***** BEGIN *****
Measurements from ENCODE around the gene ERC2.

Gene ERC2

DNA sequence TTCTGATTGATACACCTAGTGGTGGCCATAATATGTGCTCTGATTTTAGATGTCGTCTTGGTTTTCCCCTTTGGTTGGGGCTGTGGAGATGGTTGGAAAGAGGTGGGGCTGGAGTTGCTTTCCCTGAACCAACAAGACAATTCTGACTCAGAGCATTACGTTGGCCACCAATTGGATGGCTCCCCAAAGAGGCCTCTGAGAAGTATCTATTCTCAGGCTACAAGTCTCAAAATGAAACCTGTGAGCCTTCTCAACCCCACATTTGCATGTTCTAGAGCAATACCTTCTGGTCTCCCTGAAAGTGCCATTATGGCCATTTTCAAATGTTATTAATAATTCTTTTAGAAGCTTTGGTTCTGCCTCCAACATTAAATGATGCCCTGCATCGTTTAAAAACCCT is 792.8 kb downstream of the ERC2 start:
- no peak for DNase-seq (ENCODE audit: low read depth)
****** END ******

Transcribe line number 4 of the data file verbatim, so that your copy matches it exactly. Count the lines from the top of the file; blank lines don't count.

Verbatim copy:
- no peak for DNase-seq (ENCODE audit: low read depth)